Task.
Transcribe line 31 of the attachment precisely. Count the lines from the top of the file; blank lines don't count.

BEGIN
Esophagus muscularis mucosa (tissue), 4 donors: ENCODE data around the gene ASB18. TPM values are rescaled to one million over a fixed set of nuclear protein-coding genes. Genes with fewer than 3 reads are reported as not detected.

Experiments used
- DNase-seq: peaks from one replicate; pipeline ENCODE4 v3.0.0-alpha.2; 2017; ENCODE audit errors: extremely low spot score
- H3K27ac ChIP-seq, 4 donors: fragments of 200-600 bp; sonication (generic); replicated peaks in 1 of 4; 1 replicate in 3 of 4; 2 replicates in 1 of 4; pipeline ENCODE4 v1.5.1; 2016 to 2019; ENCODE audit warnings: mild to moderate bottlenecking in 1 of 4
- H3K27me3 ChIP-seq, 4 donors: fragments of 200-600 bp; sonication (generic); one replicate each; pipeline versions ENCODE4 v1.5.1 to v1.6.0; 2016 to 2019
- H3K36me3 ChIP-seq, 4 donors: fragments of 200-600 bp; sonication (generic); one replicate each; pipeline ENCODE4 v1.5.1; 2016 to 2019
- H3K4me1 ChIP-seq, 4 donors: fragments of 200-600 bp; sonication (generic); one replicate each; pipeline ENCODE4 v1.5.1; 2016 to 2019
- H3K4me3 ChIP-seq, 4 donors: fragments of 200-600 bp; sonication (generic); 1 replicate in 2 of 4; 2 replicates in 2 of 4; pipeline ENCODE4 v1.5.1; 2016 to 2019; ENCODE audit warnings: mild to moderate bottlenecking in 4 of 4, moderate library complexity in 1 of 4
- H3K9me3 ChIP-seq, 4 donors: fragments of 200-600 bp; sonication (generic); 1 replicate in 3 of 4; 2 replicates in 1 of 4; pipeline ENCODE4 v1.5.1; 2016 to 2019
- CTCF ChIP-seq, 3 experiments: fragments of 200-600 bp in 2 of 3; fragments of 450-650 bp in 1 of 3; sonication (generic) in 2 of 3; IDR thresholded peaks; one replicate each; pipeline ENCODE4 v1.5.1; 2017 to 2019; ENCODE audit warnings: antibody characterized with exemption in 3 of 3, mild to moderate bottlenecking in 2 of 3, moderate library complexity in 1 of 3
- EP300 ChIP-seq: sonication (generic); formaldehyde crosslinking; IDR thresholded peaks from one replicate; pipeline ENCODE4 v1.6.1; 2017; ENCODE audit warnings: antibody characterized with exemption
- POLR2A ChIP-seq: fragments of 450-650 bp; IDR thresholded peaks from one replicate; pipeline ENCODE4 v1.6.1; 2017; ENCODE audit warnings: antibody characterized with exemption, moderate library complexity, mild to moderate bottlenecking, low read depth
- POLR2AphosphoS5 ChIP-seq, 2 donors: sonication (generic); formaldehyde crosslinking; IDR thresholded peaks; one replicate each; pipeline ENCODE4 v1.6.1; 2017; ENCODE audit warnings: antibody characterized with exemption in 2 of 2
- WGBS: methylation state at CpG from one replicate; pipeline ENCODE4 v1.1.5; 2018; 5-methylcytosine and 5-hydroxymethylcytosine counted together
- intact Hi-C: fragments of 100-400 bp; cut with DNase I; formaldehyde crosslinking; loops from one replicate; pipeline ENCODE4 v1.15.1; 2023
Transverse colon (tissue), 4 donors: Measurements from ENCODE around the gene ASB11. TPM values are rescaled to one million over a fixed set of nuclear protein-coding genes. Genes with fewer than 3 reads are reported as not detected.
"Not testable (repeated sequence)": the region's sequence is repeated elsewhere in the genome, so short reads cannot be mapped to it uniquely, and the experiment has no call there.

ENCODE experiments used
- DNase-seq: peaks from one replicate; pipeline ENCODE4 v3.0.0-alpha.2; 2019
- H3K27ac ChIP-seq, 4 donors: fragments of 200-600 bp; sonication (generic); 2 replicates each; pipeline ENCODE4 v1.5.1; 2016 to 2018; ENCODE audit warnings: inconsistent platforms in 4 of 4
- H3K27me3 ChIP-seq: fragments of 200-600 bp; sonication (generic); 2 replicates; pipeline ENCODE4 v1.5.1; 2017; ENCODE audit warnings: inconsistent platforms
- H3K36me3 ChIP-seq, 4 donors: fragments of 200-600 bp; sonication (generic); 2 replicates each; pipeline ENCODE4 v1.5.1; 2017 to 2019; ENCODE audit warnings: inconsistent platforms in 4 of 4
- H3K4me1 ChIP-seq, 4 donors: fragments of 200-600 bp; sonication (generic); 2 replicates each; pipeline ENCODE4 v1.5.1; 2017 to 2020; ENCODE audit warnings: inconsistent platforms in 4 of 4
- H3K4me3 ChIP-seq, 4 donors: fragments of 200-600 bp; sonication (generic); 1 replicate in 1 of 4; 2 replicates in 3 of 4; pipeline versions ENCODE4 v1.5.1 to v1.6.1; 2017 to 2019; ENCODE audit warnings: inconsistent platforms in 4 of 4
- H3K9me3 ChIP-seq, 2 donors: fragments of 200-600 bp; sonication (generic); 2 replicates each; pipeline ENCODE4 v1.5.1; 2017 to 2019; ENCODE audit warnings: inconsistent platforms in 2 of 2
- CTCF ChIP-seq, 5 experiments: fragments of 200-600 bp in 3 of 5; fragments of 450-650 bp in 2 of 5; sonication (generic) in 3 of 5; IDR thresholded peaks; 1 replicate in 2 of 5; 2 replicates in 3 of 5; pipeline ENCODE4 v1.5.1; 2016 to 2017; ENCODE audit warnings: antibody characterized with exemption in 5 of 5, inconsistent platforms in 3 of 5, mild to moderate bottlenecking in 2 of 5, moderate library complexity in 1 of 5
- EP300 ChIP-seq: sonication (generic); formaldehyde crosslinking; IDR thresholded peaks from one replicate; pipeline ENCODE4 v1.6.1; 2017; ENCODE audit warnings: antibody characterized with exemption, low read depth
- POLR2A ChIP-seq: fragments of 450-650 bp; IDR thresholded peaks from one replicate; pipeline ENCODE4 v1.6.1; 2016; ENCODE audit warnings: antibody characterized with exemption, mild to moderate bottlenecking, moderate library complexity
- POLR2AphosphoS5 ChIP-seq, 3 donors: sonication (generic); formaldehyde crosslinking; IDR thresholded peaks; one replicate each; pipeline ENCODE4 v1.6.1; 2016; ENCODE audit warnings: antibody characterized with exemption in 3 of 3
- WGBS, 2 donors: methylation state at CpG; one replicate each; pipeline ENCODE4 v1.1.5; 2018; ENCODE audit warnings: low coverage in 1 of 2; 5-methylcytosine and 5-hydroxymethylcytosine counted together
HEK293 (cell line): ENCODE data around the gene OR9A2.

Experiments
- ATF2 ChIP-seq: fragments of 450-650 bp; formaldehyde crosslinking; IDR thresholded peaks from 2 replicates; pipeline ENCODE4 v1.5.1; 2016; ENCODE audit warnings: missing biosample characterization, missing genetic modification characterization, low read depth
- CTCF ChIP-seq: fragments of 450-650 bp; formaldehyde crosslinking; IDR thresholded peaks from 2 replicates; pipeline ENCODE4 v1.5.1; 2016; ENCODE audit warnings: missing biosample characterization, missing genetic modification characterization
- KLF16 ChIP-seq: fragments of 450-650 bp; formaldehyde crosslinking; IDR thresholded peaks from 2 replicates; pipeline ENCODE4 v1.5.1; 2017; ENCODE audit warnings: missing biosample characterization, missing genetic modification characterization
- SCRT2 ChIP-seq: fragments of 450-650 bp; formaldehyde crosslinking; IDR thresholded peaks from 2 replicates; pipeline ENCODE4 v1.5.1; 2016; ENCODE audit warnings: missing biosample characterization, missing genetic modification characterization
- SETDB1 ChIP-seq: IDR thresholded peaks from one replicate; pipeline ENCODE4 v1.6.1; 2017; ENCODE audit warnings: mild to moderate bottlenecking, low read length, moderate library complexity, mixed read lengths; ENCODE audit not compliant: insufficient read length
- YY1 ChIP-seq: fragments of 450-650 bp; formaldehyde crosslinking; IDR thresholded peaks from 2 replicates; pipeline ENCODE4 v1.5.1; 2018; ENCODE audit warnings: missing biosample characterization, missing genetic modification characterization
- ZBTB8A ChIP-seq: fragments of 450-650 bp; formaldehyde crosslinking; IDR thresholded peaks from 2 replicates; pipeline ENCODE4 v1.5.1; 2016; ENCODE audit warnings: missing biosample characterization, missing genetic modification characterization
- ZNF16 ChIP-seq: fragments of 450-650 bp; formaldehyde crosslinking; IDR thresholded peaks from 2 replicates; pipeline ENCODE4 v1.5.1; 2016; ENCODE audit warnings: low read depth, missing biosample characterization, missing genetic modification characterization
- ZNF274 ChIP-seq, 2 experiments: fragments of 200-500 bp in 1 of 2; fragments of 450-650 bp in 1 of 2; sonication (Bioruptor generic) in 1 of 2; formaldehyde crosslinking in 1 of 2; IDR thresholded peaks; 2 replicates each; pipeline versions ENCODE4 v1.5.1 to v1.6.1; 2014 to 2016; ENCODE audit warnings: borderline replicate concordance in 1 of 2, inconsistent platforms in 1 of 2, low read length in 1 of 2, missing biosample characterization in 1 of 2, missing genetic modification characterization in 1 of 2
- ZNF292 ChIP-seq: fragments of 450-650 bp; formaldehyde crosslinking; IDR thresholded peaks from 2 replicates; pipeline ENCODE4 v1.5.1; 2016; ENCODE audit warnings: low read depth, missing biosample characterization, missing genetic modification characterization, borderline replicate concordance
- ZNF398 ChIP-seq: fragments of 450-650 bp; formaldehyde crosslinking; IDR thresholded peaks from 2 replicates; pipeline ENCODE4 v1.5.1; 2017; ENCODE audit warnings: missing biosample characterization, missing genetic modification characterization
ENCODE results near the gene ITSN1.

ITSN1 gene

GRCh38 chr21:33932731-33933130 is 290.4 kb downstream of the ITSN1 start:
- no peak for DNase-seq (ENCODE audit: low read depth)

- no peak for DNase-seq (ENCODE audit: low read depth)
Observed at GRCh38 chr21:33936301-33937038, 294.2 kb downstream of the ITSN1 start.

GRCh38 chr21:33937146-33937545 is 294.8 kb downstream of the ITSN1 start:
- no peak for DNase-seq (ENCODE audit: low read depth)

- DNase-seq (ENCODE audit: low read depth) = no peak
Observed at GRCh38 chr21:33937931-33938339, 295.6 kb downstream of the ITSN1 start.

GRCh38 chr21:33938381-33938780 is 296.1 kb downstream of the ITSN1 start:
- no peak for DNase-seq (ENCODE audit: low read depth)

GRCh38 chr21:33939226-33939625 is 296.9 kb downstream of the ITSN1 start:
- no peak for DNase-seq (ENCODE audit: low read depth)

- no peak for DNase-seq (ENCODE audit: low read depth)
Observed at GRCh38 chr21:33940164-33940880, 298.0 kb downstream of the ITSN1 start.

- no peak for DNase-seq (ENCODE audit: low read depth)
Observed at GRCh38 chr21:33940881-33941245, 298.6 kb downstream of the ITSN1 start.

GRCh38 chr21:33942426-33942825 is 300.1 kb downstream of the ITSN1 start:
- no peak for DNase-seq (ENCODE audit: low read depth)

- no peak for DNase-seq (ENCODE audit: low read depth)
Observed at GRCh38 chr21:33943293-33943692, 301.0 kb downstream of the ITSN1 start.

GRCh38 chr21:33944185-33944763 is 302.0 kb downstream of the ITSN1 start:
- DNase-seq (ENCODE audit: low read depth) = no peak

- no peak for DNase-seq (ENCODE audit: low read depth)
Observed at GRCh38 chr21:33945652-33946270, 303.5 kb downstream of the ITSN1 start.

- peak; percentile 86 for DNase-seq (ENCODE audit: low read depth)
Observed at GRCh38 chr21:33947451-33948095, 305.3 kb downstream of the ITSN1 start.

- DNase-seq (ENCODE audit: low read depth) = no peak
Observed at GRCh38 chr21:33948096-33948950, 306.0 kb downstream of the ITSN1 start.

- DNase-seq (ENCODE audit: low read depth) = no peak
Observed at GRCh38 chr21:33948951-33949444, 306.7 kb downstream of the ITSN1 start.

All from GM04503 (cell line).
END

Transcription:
HEK293 (cell line): ENCODE data around the gene OR9A2.